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2002-04-30

On the Tenth Anniversary of the Rodney King Uprising in Los Angeles, a Look Back at One of the Largest Uprisings in Modern U.S. History

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This week is the tenth anniversary of one of the largest uprisings in modern US history, the uprising in Los Angeles sparked by the acquittal of four white police officers who beat Rodney King.

On April 29, 1992, an all-white jury acquitted four white police officers in the beating of an African American man, Rodney King. This despite a videotape that showed the officers hitting King with their batons over 50 times, kicking him, and shooting him with an electronic stun gun, as he lay on the ground.

After the videotape was broadcast, a grand jury indicted all four officers on a number of charges. The world assumed a guilty verdict was inevitable. But then the judge moved the trial to Simi Valley, a largely white enclave in conservative suburbia. He ruled the officers could not be guaranteed an impartial trial in LA. Many felt they could not get an impartial trial in Simi Valley. A few months later, the jury acquitted the officers of all charges. An hour and fifteen minutes after the acquittal came down, what will be remembered forever as "the LA riots," or the LA rebellion, began.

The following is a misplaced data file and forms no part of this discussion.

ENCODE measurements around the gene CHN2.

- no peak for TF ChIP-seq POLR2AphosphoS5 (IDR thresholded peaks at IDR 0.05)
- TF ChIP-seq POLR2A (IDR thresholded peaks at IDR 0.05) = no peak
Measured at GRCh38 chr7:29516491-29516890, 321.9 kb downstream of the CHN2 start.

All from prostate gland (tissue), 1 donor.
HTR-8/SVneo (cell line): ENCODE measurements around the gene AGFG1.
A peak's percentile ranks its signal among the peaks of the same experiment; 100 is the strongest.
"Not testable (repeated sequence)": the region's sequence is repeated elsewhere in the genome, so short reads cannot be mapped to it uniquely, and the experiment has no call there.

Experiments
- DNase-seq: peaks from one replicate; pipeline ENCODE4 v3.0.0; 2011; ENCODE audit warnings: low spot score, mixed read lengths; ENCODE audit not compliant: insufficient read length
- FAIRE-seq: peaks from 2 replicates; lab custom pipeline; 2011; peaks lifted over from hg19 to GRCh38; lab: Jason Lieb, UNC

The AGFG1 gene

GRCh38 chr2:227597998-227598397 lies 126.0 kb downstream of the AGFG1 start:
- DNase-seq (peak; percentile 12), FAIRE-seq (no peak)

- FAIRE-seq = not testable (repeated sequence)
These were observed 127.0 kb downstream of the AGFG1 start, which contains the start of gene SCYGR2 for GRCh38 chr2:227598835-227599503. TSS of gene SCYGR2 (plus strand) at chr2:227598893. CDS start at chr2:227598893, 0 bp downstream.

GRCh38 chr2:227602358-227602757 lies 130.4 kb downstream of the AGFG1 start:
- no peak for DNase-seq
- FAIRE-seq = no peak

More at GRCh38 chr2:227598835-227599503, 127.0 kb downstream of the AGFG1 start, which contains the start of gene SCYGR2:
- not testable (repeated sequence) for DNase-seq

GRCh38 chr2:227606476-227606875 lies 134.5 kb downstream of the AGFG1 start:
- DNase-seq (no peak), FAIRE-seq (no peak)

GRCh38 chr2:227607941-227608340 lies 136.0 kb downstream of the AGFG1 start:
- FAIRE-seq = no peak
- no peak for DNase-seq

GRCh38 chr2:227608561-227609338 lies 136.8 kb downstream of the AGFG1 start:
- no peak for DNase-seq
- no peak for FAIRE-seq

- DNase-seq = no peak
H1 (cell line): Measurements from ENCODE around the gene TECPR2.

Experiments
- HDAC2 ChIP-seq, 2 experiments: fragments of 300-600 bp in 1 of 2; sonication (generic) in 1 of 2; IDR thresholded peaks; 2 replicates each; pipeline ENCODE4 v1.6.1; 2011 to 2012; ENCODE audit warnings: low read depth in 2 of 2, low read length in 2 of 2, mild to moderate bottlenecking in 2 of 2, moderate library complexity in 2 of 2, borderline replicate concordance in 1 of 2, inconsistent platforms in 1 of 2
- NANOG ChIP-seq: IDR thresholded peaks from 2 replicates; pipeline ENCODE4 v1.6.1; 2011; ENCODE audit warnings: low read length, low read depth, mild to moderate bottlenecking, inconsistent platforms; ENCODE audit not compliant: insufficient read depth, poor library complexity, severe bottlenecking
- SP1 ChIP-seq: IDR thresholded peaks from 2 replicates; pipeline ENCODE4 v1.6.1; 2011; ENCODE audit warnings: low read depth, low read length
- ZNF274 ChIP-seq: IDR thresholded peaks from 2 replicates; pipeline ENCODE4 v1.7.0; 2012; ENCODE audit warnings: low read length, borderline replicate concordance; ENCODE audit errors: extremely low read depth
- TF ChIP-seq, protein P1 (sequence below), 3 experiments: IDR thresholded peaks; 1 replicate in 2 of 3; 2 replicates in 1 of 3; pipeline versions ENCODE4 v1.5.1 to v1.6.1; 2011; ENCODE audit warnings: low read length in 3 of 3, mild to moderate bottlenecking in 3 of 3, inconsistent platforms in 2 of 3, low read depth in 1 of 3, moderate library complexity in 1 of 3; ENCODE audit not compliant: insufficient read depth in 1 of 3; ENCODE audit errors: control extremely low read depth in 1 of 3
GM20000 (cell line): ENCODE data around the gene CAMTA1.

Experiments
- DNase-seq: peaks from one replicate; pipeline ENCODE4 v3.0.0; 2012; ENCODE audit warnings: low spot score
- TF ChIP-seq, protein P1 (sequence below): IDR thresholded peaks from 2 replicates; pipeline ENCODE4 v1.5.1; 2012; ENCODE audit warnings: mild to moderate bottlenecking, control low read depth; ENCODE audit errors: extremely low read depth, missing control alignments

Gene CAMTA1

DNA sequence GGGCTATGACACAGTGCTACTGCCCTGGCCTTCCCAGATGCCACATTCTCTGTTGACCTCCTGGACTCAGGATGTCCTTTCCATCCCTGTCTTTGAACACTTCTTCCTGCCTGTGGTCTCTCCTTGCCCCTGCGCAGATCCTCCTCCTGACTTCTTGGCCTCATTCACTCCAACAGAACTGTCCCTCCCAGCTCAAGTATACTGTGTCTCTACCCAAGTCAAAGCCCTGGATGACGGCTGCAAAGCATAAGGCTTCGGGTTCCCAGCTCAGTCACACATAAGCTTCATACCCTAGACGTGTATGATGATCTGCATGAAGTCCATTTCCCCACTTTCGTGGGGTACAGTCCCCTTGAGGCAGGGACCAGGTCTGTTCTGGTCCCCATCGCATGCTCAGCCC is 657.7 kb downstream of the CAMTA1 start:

Ten years ago, fires spread throughout the streets of South-Central, Long Beach, Hollywood, Koreatown, and West LA. 55 people were killed. More than 2,300 people were injured, and more than 1,100 buildings were damaged or destroyed. More than 13,000 National Guard and federal officers were called in by President George Bush senior. And most of the 10,000 people arrested were Latino and black young men. We are going to turn to an audio documentary, produced at Pacifica station KPFK in Los Angeles, and take a look at Los Angles during those stormy months of 1992 and today.

Tape:

  • "The Rodney King Uprising: Ten Years Later," an audio documentary produced at Pacifica station KPFK in Los Angeles. Produced by Armando Gudino. Associate Producer/Editor: Nathan Thompson. Contributing Producers: Christopher Sprinkle, Eben Ray, Maria Kim, and Zubery Fields. Music by Rage Against the Machine. Some of the people featured are Maxine Waters, California Congresswoman, Warren Caton, West Hollywood gay activist and business owner, Oscar Vergara, teacher and activist, Pastor Brian McNight, of the Baptist Church of South Central LA, which has been in south central for over 90 years, Roxanna Hernandez, an immigrant worker from El Salvador, and Miguel Paredes, from Boys and Girls club in East Los Angeles.

Music:

  • Killing In The Name Of–Rage Against the Machine.
  • God Save Us From Ourselves–Walela, Unbearable Love.

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